Growing up in Chennai all my life, I have witnessed several cyclones, heavy rains, a tsunami, an earthquake, and a couple of floods (2015 being the worst), and I have heard of more such disasters across India. I have internalised an anxiety which forces me to anticipate a disastrous flashfood every November. I always have this nagging scare about what if I am forced out of my home one day and subjected to sudden poverty.
What if the home I invest in for my retirement becomes unliveable because of climate change-induced disasters? What of my hard-earned money and savings? I realised these are very first-world worries (not because I will invest in a safe space that may never have a threat but because unimaginable worse is happening around me).
Climate-induced disasters are displacing COMMUNITIES right now, and the damage done to a place once people called home is irreversible (or at least considering how our world governments are progressing with repair and repatriation, we can assume it is irreversible for now).
Climate migration is when people are forced to leave their homes due to the effects of climate change. It’s happening because of issues like extreme weather events, droughts, and sea-level rise – all consequences of our changing climate.
Intergovernmental Panel on Climate Change (IPCC) reports that over the next three decades, around 143 million people will have to leave their homes because of climate change.
Take, for instance, the heartbreaking story of Pakistani migrants who lost their lives at sea while trying to escape the impact of severe flooding in their country. These are real people facing dire situations and making tough choices to secure a better future. The recent earthquake in Morocco and the flooding in Libya are driving many people to cross borders.
India is another example. It experiences a significant number of displacements each year due to various calamities. The Internal Displacement Monitoring Centre IDMC) reports that 14 million people in India have been forced to leave their homes for climate-related reasons.
Many of these climate migrants are heading to cities for jobs and shelter. In 2022 alone, more than 100 million people were forcibly displaced, and experts predict that by 2050, a staggering 1.2 billion more may be on the move because of climate disasters.
Now, consider the challenges that this massive migration presents. Many places becoming destinations for climate migrants lack the infrastructure, policies, and resources to accommodate such a sudden influx of people — straining local communities and resources.
In 2022, countries like Pakistan, the Philippines, China, India, and Nigeria saw the most internal displacements due to disasters. In South Asia alone, 3.3 million people were internally displaced because of climate-related disasters.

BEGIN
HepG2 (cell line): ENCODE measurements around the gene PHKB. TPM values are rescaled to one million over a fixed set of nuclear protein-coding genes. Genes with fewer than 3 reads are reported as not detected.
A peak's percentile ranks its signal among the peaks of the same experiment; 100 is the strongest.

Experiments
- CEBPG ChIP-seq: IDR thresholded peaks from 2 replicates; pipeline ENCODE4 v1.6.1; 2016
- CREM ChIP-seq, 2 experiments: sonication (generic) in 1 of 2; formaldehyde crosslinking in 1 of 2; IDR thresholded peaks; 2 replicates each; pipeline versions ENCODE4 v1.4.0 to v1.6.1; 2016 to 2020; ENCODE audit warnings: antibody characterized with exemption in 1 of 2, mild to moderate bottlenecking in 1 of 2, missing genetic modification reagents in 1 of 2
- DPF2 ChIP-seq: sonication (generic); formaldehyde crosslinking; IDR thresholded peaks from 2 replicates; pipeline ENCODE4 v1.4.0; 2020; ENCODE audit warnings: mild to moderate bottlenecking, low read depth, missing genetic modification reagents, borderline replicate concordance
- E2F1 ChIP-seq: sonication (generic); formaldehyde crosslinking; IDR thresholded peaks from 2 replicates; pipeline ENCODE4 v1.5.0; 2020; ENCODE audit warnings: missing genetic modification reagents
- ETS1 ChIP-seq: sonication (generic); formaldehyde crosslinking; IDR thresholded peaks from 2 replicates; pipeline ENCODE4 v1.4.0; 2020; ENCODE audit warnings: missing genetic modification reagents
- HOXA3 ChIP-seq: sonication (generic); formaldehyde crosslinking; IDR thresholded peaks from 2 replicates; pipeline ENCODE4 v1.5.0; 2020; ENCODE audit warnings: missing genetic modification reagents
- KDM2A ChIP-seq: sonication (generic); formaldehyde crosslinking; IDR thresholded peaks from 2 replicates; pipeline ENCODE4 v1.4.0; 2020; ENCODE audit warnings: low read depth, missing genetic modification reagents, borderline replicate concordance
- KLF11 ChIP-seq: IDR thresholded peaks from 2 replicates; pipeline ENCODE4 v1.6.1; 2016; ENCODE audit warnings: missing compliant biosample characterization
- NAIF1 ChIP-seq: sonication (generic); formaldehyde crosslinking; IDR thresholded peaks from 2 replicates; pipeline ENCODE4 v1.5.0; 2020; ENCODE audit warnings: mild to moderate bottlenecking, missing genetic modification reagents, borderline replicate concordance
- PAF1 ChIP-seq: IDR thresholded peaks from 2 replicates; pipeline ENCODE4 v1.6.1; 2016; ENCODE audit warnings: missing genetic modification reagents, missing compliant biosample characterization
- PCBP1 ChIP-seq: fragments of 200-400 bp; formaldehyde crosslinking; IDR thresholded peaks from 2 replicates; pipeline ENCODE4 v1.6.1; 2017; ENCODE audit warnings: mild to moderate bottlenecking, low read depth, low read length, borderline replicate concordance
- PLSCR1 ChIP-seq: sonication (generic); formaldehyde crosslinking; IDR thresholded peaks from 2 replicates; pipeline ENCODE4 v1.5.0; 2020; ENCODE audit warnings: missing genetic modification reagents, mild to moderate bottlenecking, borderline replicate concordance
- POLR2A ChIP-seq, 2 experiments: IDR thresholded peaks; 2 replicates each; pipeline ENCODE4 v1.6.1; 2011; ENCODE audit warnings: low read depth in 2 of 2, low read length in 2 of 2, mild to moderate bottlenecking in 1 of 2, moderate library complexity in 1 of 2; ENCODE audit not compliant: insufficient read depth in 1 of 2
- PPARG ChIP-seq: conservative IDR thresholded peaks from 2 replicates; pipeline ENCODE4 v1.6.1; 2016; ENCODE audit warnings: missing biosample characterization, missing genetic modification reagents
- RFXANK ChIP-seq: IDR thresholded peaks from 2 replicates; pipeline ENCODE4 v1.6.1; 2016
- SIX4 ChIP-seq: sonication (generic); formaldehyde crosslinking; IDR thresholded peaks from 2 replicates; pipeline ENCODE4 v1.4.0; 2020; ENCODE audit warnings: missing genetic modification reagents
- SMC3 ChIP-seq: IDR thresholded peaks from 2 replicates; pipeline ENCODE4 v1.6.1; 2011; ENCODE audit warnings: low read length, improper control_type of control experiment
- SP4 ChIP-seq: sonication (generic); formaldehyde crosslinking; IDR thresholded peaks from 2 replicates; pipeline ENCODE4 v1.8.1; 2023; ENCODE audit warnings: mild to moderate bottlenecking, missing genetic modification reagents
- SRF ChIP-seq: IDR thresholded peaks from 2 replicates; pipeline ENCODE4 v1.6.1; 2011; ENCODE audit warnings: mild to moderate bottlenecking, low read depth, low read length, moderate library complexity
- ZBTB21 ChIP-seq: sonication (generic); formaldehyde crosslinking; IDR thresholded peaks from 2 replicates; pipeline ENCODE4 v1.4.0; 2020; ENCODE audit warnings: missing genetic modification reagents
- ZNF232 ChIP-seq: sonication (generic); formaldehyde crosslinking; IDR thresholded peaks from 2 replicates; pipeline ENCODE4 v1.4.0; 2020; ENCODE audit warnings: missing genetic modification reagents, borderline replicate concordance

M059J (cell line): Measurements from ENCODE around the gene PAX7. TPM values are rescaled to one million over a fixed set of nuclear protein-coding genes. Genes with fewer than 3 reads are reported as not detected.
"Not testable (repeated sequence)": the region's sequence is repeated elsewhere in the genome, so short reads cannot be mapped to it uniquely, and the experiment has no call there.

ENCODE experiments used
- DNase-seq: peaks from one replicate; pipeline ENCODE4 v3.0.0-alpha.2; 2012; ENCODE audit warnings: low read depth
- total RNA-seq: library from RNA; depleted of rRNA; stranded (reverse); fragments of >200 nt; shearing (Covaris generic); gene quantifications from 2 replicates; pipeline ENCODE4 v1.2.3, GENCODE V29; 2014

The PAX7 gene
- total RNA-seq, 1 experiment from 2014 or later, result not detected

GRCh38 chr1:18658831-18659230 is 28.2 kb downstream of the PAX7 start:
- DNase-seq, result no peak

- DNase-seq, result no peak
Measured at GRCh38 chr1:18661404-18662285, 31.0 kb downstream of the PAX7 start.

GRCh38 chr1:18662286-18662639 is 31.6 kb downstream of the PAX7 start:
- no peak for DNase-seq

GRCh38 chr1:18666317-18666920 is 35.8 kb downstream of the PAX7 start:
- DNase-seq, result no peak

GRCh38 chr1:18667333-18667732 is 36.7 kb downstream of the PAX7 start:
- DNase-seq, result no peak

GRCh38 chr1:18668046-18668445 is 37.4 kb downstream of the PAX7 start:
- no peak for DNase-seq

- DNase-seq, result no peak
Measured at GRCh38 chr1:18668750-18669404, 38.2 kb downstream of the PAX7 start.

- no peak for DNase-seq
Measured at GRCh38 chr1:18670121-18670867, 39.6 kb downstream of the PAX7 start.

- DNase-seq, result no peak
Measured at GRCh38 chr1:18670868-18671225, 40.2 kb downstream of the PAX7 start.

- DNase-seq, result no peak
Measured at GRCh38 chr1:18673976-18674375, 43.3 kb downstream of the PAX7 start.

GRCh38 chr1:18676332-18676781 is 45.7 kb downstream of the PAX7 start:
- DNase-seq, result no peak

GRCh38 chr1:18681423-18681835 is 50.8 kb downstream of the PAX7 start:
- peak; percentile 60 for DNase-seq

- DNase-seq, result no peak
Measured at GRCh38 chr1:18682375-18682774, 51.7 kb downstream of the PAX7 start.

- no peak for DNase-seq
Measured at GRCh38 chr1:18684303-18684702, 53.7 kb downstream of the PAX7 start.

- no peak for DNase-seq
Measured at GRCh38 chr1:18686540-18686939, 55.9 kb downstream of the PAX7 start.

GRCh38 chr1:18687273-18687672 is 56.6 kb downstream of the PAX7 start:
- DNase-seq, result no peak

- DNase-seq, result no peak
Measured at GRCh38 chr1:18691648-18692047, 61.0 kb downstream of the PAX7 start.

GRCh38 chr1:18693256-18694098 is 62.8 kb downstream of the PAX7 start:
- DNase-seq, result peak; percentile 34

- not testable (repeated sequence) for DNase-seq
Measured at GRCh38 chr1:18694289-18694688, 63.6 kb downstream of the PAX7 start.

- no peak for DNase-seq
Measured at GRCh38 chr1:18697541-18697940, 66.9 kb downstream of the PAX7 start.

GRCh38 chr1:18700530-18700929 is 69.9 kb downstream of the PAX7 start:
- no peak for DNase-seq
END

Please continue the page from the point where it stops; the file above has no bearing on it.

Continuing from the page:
One startling fact is that about 40% of the world’s population, or 3.5 billion people, live in areas highly vulnerable to climate change. They deal with water scarcity, droughts, extreme heat, sea-level rise, and catastrophic events like floods and cyclones. It’s a crisis affecting millions.
The harsh reality is that the Global South is disproportionately affected by climate change, even though they have contributed the least to the problem. For instance, the United Nations predicts that Africa will experience severe water shortages, displacing hundreds of millions by 2030.
Why is this happening? It’s because many developing nations face challenges like limited resources, outdated infrastructure, and ongoing conflicts that make them more susceptible to the impacts of climate change.
So, the big question is, where will people migrating from their home countries find refuge? It’s not just a problem for other countries to solve; it’s a global responsibility. We all need to step up and help those in need.
For instance, The Gross Domestic Climate Risk Ranking of 2600 territories reported that India and the United States have 80% of the world’s most vulnerable areas. Many residents might not realise the consequences of living in these high-risk zones.
So, what can we do about climate migration?
Sure, we can throw around buzzwords like “reducing emissions” and “better policies” or say we should provide “legal aid” to refugees. But here’s the thing: most people aren’t even aware that these crises are happening around us.
What we need is a massive wave of advocacy and civic action. We’re talking about regular folks like you and me coming together and making our voices heard on a grand scale. We must push our governments to prioritise real solutions over petty politics and surface-level gestures that might look good but don’t do much.
Imagine if millions of us started demanding action if we made it clear that we wouldn’t stand by while communities suffer. That’s when we’ll see the kind of change that truly makes a difference.
This article was strategised and written by Deepa Sai